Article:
So when my friend, who is halfway through The Book Thief, asked, “Now, who is Rudy again?” I about died.
Now, I deeply love this friend; she is brilliant and fun and cares so much about people and justice and mercy. But come on. Who is RUDY? WHO IS RUDY STEINER??! Why are you reading this book if you can’t remember one of the MAIN CHARACTERS?!!! Where is the RESPECT?
Okay, done ranting. I think.
I am not this way with all books– but there are certain, choice stories where I am quite literally offended if a friend doesn’t like them, almost as if I were the author. When my friend Jessica read Narnia for the first time, I was upfront with her: “Please tell me you liked them. I will actually be offended if you didn’t.” She did. Phew.
When my roommate told me that The Fault in Our Stars was “good, but not great,” I didn’t want to throw her off a cliff or anything. When my sister couldn’t get into The Sky is Everywhere, I didn’t want to disown her. I don’t have to worry about what I’d do to someone who didn’t like Stargirl because I have never met such a fool.
But The Chronicles of Narnia, The Book Thief, Peace Like a River … do not disrespect these stories.
You knew I had to include Peace Like a River quotes this week, right? How could I possibly share a week of lovely lines and not quote Leif Enger, whose brilliant fiction often reads like poetry? He delights me on paper and is just as wonderful in person!
“I remember it as October days are always remembered, cloudless, maple-flavored, golden and so clean it quivers.”
“When a person dies, the earth is generally unwilling to cough him back up. A miracle contradicts the will of earth.”
“Be careful whom you choose to hate. The small and the vulnerable own a protection great enough, if you could but see it, to melt you into jelly. Beware those who reside beneath the shadow of the Wings.”
How about this from So Brave, Young, and Handsome:
“…for his life seemed a curving line, capricious, moment by moment inviting grace.”
What week of lovely lines would truly be complete without at least one poem? Here, I present to you one of e.e. cummings’ best, with a stunning final line. I remember re-reading this my second year of college, alone in my dorm, and the tears started just running down my face. It was as if I were coming alive again, remembering why I loved words.
I sat on my roommate’s couch, reading and re-reading this poem. It was like a gift.
somewhere i have never travelled,gladly beyond any experience,your eyes have their silence: in your most frail gesture are things which enclose me, or which i cannot touch because they are too near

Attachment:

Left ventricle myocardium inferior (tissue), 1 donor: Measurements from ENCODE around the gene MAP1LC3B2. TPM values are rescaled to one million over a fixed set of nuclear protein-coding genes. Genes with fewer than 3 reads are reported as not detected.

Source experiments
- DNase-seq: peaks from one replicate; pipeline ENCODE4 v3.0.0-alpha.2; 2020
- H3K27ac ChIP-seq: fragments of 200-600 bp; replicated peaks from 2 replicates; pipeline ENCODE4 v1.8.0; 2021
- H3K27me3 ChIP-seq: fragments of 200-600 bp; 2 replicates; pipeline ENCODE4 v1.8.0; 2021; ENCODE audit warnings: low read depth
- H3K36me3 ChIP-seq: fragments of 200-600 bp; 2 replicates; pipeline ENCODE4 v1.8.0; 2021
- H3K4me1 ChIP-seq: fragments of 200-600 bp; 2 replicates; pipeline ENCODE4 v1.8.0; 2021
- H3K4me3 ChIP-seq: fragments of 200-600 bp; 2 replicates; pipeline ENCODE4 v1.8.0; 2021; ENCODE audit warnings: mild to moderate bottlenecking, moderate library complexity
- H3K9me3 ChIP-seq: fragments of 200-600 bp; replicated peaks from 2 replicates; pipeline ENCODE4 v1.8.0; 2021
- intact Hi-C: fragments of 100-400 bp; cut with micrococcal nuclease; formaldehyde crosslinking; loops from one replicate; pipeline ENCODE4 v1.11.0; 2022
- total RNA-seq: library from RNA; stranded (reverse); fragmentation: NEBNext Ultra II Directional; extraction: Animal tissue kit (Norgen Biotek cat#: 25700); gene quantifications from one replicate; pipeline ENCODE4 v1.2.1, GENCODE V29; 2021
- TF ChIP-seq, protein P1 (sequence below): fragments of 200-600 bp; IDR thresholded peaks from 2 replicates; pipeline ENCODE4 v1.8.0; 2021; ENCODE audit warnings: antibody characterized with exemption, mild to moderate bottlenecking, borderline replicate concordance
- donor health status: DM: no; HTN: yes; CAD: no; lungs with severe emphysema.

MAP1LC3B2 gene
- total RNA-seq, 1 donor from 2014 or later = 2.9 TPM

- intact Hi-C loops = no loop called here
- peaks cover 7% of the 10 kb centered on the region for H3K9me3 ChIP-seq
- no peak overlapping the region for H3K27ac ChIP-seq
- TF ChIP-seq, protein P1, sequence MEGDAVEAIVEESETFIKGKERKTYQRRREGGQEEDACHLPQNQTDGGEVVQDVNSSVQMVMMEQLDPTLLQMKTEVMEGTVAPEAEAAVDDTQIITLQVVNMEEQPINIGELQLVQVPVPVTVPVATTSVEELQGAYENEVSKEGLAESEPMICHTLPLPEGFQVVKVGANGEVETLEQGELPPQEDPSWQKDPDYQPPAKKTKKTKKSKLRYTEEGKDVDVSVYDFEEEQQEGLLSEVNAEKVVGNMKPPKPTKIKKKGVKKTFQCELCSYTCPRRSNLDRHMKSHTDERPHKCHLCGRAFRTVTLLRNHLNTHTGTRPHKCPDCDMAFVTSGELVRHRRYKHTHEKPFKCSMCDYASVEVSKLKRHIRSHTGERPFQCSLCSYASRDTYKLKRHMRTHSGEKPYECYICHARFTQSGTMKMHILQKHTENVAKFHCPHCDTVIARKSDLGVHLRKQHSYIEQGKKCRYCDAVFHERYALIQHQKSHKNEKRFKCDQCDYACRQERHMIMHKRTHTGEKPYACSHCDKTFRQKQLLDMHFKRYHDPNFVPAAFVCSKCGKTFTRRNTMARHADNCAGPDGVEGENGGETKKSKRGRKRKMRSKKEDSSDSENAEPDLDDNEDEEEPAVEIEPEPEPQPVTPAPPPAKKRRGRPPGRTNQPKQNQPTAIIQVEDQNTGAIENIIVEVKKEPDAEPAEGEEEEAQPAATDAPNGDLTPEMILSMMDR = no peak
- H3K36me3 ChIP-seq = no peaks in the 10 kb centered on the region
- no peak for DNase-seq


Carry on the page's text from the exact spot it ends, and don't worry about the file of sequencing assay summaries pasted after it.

your slightest look easily will unclose me though i have closed myself as fingers, you open always petal by petal myself as Spring opens (touching skillfully,mysteriously)her first rose
or if your wish be to close me,i and my life will shut very beautifully,suddenly, as when the heart of this flower imagines the snow carefully everywhere descending;
nothing which we are to perceive in this world equals the power of your intense fragility:whose texture compels me with the colour of its countries, rendering death and forever with each breathing
(i do not know what it is about you that closes and opens;only something in me understands the voice of your eyes is deeper than all roses) nobody,not even the rain,has such small hands
Today’s lovely line comes from The Book Thief by Markus Zusak. The first time I read this line, I thought I had never heard something prettier. It still gets me every time.
“She was the book thief without the words. Trust me, though, the words were on their way, and when they arrived, Liesel would hold them in her hands like the clouds, and she would wring them out like rain.”
The image is pure genius. If you can write a better line than that, I want to shake your hand.
Do you ever encounter a line or a passage in a book that makes you shiver with delight, one that bends your mind, or (if you’re a writer) one that makes you so envious you could scream? In all my years of reading, I have encountered some lines that just take my breath away every time I read them. This week, I’m going to share them with you.
Today’s lines come from That Hideous Strength by C.S. Lewis.
“As the desert first teaches men to love water, or as absence first reveals affection, there rose up against this background of the sour and the crooked some kind of vision of the sweet and the straight. Something else – something he vaguely called the “Normal” – apparently existed…. It was all mixed up with Jane and fried eggs and soap and sunlight and the rooks cawing at Cure Hardy and the thought that, somewhere outside, daylight was going on at that moment. He was not thinking in moral terms at all; or else (what is much the same thing) he was having his first deeply moral experience. He was choosing a side: the Normal.”
Mmm … all those k-sounds! Rooks cawing at Cure Hardy. LOVE.
How about this:
“great syllables of words that sounded like castles came out of his mouth”